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Insular Low-Grade Glioma: Principles of Resection

December 01, 2015

Transcript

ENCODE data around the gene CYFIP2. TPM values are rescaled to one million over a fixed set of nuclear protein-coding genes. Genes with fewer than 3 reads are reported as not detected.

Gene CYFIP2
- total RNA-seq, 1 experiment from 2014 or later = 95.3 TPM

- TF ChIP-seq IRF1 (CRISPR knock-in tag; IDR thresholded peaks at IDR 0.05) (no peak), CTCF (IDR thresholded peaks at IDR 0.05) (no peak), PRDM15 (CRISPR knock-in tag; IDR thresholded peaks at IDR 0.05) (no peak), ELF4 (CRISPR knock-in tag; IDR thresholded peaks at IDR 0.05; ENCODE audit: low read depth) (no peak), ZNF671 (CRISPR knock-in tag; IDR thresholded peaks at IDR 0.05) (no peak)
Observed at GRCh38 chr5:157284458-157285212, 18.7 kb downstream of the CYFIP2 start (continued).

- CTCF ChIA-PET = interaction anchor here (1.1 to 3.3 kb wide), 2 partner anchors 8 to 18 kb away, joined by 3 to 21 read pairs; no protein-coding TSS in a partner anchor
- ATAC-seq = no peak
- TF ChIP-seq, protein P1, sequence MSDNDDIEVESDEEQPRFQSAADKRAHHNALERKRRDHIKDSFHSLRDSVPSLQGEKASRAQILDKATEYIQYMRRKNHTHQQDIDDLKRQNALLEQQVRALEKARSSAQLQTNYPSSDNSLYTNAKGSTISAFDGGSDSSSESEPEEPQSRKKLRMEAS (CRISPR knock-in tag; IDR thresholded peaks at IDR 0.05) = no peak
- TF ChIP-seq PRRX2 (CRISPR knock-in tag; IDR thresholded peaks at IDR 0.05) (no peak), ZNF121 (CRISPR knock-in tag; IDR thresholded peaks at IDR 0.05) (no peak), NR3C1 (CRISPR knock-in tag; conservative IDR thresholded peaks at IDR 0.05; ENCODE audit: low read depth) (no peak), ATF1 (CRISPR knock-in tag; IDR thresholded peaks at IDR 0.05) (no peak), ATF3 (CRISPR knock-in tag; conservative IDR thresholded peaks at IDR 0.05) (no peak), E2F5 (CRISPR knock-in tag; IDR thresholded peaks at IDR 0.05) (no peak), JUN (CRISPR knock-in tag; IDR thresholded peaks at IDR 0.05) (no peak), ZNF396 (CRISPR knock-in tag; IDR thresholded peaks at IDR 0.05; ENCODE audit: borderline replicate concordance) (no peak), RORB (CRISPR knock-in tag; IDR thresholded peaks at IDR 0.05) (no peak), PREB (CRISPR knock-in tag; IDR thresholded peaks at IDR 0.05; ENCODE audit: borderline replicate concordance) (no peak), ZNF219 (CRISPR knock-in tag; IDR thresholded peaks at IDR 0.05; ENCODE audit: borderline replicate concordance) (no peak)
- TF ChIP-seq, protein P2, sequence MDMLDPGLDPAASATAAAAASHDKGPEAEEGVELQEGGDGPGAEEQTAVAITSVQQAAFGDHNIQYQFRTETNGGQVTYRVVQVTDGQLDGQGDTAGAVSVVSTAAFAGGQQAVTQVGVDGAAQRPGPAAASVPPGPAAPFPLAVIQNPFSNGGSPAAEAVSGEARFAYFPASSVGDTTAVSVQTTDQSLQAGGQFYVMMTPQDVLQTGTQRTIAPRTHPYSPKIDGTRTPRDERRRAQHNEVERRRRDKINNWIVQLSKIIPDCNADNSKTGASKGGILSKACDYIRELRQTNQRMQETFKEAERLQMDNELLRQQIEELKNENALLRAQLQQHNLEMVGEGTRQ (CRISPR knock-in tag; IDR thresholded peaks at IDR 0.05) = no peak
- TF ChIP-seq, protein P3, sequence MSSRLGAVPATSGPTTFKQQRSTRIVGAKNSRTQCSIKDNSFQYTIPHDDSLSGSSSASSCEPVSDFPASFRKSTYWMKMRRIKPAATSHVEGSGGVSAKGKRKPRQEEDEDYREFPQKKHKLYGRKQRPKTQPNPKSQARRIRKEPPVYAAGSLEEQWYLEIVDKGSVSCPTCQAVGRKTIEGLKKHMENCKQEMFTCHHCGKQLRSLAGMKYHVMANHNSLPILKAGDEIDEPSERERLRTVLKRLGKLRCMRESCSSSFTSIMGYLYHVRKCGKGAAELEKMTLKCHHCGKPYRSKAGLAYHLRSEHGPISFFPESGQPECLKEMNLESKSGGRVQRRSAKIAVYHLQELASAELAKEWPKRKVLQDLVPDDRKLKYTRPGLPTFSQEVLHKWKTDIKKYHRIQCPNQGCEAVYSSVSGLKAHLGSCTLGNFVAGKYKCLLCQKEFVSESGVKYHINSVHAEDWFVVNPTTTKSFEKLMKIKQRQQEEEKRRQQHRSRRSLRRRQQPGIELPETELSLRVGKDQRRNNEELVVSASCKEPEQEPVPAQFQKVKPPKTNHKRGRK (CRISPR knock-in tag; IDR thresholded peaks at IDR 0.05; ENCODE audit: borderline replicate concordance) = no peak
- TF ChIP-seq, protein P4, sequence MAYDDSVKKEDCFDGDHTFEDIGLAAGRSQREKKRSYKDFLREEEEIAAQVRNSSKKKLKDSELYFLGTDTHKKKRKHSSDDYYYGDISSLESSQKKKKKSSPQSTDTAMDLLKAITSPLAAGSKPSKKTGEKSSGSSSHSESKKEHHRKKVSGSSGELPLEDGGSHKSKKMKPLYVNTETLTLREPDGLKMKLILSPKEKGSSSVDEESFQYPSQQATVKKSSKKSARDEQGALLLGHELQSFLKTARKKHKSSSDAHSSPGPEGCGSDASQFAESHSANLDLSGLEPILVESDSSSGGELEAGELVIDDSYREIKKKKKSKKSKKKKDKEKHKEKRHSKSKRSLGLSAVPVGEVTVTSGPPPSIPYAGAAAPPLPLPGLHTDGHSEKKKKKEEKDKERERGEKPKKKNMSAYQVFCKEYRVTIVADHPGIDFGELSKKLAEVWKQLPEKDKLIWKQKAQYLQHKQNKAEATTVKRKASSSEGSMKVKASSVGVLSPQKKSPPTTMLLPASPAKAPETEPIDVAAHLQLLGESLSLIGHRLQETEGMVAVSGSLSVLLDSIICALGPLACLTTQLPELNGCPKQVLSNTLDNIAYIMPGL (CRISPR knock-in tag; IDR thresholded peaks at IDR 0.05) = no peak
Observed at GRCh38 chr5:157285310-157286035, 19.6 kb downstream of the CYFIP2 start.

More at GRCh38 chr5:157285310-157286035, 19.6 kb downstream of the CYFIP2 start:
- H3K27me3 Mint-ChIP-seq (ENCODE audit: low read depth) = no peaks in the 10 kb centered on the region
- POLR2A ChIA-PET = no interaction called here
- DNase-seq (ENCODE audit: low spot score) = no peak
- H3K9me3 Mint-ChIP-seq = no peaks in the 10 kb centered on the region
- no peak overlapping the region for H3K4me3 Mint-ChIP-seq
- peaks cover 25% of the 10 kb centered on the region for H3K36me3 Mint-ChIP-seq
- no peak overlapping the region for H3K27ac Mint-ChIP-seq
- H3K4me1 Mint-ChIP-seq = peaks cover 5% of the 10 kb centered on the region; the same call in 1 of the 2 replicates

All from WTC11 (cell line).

This video is an excellent demonstration of techniques for resection of non-dominant insular gliomas. I use the awake craniotomy technique for removal of dominant or non-dominant select tumors. The reason I use the awake craniotomy for non-dominant tumors is the fact that subcortical mapping can be performed more reliably and secondly, frequent interoperative, neurological examinations provide immediate feedback regarding the neurological status of the patient and provide certain level of confidence to the surgeon to be aggressive regarding the resection of the tumor. This is a 32 year-old male who presented with a single seizure on MRI evaluation, was diagnosed with a large insular, low grade glioma, primarily centered, or the insula and extending into the temporal lobe. The frontal extension of this tumor is relatively small. So this is primarily a temporal insular glioma. Let's review the basic principles for an awake craniotomy. I use local anesthetic for both the pin sites and incision. In addition, regional scalp, anesthesia is quite effective. In other words, this supra trochlear, super orbital nerves, temporal nerves and the occipital nerves are also anesthetized. The location of the pin sites on the scalp are next marked and generously injected as well. Here's the marking, based on the distance between the pin sites, here's the configuration for the skull clamp, so that a generous area is available for it, large craniotomy. Head positioning should be comfortable for the patient allowing easy swallowing, avoiding any neck discomfort. Neuro navigation is used and a generous curvilinear scalp incision is in order. Here's the techniques for draping, this method of draping allows immediate interaction between the surgeon and the patient while providing sterility. Next, I create the burr hole after the scalp flap is reflected along with a temporal Rasmussen in one layer, the burr hole is injected with local anesthetic so that the epidural space is irrigated with a local anesthetic and some level of anesthesia and pain control is provided during elevation of the bone frap and stripping of the dura. The stripping of the dura can be specially uncomfortable to the patient. Cautious edition is used doing performance of the craniotomy and initial stages of the operation, including in this case, temporal lobectomy. The speed of the operation has slightly increased just for this part of the procedure, a standard anteromedial temporal lobectomy is performed. Removal of this portion of the temporal lobe provides a nice operative trajectory into the insula and removal of the insular portion of the tumor next. Here's the completion of the anteromedial temporal resection. The medial structures are also removed, since this tumor is on the non-dominant side. The edge of the tentorium is apparent. Third nerve would be located about here. Now I use the working channels between the M two and M three branches to remove the tumor within the insula, the anterior temporal artery was sacrificed since an intermediate temporal lobectomy was completed. You can see the M two trunks, Small court economy along the anterior aspect of inferior frontal gyrus provides additional operative trajectory toward the insula. Now you can see these working channels that I'm developing between the M two branches in order to remove the tumor within the insula. These working channels are further expanded. The gelatinous tumor is aggressively removed, and the bipolar forceps provide a nice instrument to emulsify the mass and remove the tumor. Next, you can see that some of the M two branches are tethering the frontal lobe preventing further resection along the superior pole of the tumor. The working channels between the M two branches are expanded. Additional tumor is removed, towards the superior and posterior aspect of the insula further tumor removal is not easily possible due to the tethering effect of the M two branches. Dynamic retraction provides some additional space to remove the superior insular part of the tumor. The trans insular trajectory provides a relatively limited access to superior pole of the tumor. Therefore, the face area and the motor cortex is mapped as you can see here, sub-cortical mapping may also be used After the face area is identified, I proceed with further expansion of the inferior frontal gyrus cortical resection, so that more of the tumor in this superior insula can be removed. Subsequently the lateral lenticular stride arteries will be apparent along the depth of the resection cavity. These arteries, they find the most medial plaintiff resection, here you can see these lateral lenticular steroid arteries. They should be carefully protected in order to avoid the risk of hemiparesis after the procedure. Sub-cortical mapping is also used at this juncture, especially for resection of the posterior insular part of the mass around the ear of the internal capsule. Any bleeding is managed via irrigation and gentle temporal node, not aggressive, quiet delusion prohibited. Postoperative MRI in this patient demonstrates excellent removal of the tumor and this patient recovered from his surgery uneventfully and has remained seizure-free, thank you.

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